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At-A-Glance Film Reviews

Intolerance (1916)



Reviews and Comments

"Of course, hired mothers are never negligent."

D. W. Griffith's Intolerance was groundbreaking in a number of ways, not the least of which is the film's narrative structure: it consists of four separate tales, from different points in history, interwoven together, which collectively illustrate the destruction that comes of varying types of intolerance. The film, as with much of Griffith's work, is heavy-handed by today's standards in the delivery of its message, but the individual stories are great stories first and foremost and morality plays second.

Two stories get significantly more attention than the other two. The longer stories involve the final days of the Babylonian Empire (later edited into its own feature under the title The Fall of Babylon) and a modern day story about a couple torn apart by an unforgiving society (also later rereleased on its own, as The Woman and the Law). The shorter stories are that of Jesus Christ's life and crucifixion and religious violence in 16th century France.

The Fall of Babylon segment is spectacular historical epic. It featured the largest set built for any movie at the time, 5000 extras, and 250 chariots. The grandeur and epic scope of the film is readily apparent on the screen. Of course this means nothing without a strong story to back it up, but it certainly has that. The central character, referred to only as The Mountain Girl, is a pretty progressive heroine, particularly by Griffith standards.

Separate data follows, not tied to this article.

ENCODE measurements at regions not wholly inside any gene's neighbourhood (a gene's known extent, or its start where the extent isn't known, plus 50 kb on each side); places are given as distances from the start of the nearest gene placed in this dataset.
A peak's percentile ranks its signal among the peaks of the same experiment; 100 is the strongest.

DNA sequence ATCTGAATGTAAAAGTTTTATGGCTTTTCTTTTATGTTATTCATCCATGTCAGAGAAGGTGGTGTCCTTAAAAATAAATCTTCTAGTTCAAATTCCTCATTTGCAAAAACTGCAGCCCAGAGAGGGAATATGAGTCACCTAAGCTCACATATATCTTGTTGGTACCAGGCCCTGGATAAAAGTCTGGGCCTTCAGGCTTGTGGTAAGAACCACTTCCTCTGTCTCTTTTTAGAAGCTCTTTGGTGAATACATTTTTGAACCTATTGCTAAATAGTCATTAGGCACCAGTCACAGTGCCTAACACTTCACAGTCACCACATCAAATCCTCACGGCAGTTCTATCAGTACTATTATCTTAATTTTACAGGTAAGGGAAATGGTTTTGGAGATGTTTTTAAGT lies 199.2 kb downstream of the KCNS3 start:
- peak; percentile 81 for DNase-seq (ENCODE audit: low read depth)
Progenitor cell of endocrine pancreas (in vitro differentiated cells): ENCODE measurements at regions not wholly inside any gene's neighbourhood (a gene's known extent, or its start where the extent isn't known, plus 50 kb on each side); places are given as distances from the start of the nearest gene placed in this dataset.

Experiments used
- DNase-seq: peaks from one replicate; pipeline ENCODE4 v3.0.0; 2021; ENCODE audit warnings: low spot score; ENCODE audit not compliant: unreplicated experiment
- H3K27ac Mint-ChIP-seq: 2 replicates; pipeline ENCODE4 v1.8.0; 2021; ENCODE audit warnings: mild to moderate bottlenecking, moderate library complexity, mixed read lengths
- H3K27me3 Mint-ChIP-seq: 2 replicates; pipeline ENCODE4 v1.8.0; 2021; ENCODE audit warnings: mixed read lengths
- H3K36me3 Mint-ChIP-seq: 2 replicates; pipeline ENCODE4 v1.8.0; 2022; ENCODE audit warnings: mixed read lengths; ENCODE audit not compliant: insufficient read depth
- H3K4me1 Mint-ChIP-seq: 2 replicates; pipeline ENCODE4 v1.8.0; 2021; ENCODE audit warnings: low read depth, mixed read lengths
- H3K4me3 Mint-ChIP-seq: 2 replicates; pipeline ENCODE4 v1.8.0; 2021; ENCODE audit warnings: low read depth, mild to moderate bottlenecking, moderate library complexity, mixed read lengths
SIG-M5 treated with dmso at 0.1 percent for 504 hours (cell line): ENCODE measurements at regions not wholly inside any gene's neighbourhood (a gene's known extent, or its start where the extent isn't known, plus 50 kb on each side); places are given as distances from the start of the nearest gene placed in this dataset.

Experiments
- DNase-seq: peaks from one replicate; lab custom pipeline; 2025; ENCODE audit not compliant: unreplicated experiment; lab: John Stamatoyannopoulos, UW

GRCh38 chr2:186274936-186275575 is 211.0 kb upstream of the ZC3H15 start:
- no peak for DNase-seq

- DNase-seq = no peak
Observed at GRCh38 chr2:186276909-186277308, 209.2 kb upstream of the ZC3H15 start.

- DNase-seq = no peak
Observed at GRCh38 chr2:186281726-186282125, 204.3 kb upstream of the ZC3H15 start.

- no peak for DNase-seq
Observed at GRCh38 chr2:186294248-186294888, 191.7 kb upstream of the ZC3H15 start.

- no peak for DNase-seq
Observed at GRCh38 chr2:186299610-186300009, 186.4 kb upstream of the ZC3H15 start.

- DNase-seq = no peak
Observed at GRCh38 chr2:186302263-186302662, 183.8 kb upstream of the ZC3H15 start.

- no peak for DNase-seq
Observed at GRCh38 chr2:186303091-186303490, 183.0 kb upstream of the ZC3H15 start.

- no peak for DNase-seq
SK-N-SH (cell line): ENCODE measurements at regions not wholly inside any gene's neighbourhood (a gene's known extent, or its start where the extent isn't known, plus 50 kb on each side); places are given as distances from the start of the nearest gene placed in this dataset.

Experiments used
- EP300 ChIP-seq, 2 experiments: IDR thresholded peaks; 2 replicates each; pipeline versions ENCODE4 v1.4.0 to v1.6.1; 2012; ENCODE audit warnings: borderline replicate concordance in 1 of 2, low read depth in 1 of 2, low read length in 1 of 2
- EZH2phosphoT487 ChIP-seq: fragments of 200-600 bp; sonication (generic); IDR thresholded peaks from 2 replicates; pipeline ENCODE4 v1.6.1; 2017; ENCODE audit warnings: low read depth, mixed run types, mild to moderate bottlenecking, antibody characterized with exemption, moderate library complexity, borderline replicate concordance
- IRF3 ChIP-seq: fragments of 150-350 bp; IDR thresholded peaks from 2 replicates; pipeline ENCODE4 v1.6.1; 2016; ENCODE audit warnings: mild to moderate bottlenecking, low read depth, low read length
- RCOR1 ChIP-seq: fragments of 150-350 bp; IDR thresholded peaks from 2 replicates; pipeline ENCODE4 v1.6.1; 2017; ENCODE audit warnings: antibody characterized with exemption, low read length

The Woman and the Law was conceived as an independent feature; it was nearing completion before Griffith decided it integrate it into this larger film. This one, while often less substantial than the other three tales, nevertheless contains the most wrenching single sequence of the film, involving the interference of social workers in the integrity of a family. This sequence may be even more relevant today than it was in 1916. Then, the part of that story that must have hit hard was the massacre of the workers, which was based on Ludlow Massacre, which took place just two years earlier. This and other aspects of this segment hit audaciously hard.

The power of these stories is strengthened when edited together. While the film takes its time building up steam, gradually it does, and by the time it reaches the last half hour, during which all four stories reach their climaxes with increasingly furious cross-cutting, it has achieved a powerful intensity.

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